“When I left school, I went to college and studied business. This led me to work in the financial sector for several years.
“In my early 30s, decided I wanted to be a nurse, which was a complete career change. I went back to college, did my access course, and went to Swansea University in 2012; before graduating in 2015, when I was 37.
“One minute I was working in a bank and the next, I was on a ward.
“My placements were the best bits for me, where patient interaction was key. I’ve always worked in a care environment. People care about their money and their health.
“When studying, I had a young child at home, a husband, a mortgage, and I had to work alongside my studies, it was a big balancing act.
“My son is now 17 and is an engineering student at Gower College Swansea. I always tell him to look out for any opportunities that come his way, I’m proud to have done just that in my career.
“My first job after graduating was as a scrub nurse in Llanelli’s Prince Phillip Hospital, I then did the same in Morriston Hospital, before joining the Burns Unit. I dealt with a huge sense of diversity in a trauma-led ward, especially during Covid.
“When I joined Sancta in September of 2021, I may not have been dealing with direct patient trauma daily, but I was still dealing with patient care.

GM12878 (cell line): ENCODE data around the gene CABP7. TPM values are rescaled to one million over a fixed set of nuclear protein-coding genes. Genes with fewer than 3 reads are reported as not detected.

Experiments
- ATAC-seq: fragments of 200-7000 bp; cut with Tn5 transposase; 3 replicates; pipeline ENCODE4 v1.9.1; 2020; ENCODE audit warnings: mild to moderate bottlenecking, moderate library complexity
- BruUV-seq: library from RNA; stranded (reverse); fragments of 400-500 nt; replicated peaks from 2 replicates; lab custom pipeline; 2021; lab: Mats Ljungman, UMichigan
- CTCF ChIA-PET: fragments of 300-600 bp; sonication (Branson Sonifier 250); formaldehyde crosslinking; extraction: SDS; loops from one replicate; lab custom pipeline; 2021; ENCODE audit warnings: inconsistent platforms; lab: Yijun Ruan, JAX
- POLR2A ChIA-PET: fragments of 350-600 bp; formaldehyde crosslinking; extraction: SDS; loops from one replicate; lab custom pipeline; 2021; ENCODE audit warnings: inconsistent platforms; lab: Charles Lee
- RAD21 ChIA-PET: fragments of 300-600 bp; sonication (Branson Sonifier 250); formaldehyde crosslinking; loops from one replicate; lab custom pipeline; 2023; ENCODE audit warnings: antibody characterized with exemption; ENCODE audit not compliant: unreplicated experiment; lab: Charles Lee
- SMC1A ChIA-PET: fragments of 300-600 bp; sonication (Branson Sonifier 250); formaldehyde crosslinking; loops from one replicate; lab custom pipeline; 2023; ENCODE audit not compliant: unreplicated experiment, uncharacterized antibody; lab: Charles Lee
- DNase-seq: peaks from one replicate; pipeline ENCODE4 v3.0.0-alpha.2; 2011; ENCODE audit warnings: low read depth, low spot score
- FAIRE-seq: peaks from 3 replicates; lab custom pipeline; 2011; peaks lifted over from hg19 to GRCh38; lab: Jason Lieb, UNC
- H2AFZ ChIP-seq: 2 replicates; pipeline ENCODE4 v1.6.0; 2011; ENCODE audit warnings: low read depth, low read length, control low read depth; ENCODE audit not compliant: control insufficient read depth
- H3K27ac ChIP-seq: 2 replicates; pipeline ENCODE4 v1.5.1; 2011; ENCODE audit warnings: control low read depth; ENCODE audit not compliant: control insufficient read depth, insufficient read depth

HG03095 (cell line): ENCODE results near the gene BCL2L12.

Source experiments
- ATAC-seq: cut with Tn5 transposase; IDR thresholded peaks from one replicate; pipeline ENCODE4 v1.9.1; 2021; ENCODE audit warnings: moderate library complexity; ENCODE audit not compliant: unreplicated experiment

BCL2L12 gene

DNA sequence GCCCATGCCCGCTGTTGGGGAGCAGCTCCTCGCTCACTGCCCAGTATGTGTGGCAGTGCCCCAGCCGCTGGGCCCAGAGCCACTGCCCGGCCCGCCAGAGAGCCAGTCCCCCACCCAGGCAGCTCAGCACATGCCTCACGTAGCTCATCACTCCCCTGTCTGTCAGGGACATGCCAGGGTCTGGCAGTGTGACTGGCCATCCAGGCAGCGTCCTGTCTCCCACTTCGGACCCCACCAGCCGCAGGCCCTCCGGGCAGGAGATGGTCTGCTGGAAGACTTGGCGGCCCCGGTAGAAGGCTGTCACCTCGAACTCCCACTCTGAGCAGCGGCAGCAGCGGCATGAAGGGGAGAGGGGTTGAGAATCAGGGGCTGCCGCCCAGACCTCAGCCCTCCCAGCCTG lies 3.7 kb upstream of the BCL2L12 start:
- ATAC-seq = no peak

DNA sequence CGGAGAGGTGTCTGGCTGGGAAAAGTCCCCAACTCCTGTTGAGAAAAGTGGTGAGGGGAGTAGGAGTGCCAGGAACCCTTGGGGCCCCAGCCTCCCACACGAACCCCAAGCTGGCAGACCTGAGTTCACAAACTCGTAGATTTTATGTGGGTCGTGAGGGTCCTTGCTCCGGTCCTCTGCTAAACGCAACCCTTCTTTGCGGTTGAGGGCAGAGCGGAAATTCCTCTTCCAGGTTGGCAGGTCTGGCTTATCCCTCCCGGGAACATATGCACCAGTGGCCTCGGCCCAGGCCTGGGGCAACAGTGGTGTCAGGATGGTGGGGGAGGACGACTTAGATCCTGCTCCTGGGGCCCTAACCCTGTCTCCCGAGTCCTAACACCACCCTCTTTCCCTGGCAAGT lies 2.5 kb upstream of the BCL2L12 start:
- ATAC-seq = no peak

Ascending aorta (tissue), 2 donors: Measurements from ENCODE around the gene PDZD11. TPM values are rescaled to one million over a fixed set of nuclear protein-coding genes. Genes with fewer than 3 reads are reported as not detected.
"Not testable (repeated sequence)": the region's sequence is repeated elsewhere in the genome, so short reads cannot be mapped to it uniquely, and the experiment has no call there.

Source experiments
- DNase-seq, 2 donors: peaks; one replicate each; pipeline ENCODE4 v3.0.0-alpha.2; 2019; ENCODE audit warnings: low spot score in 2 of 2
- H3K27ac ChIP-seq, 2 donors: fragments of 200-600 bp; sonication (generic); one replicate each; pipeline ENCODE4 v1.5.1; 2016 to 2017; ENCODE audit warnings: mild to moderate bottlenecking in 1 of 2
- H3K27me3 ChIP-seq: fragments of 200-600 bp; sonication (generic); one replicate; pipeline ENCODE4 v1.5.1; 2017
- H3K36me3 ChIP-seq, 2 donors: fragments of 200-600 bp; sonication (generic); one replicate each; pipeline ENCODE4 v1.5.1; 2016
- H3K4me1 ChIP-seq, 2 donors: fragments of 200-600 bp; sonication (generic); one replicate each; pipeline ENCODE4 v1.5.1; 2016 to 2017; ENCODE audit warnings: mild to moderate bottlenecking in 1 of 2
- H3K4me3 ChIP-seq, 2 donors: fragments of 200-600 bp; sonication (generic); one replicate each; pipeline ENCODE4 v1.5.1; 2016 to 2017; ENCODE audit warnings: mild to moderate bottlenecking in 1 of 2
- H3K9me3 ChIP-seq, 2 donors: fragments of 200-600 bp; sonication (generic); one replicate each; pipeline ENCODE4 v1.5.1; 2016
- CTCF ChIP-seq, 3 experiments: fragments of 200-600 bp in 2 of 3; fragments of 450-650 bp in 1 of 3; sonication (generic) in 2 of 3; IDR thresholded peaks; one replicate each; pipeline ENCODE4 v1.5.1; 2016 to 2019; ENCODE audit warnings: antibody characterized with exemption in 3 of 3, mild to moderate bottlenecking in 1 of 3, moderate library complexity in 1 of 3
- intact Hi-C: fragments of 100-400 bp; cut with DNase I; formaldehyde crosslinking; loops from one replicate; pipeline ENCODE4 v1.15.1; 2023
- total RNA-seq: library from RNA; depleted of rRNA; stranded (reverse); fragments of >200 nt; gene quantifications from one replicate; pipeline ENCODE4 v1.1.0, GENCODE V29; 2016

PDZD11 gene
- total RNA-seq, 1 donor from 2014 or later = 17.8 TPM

“What I love most about Sancta is that I get to be involved in the full circle of care. From pre-assessment to taking out clips when patients have had a hip operation, as an example. That’s the best part about my career is seeing the full circle of care and making a real difference; helping them plan a life without care.
“For anyone considering a career in nursing, I would say to keep the patient’s wellbeing at the forefront of everything you do. Think about how you want to be treated and how you would want your family to be treated. No one comes to hospital because they want to, and it’s important that you play your part in making them feel as safe and as well looked after as possible.
“You need to treat the whole of the person, not the hole in the person.”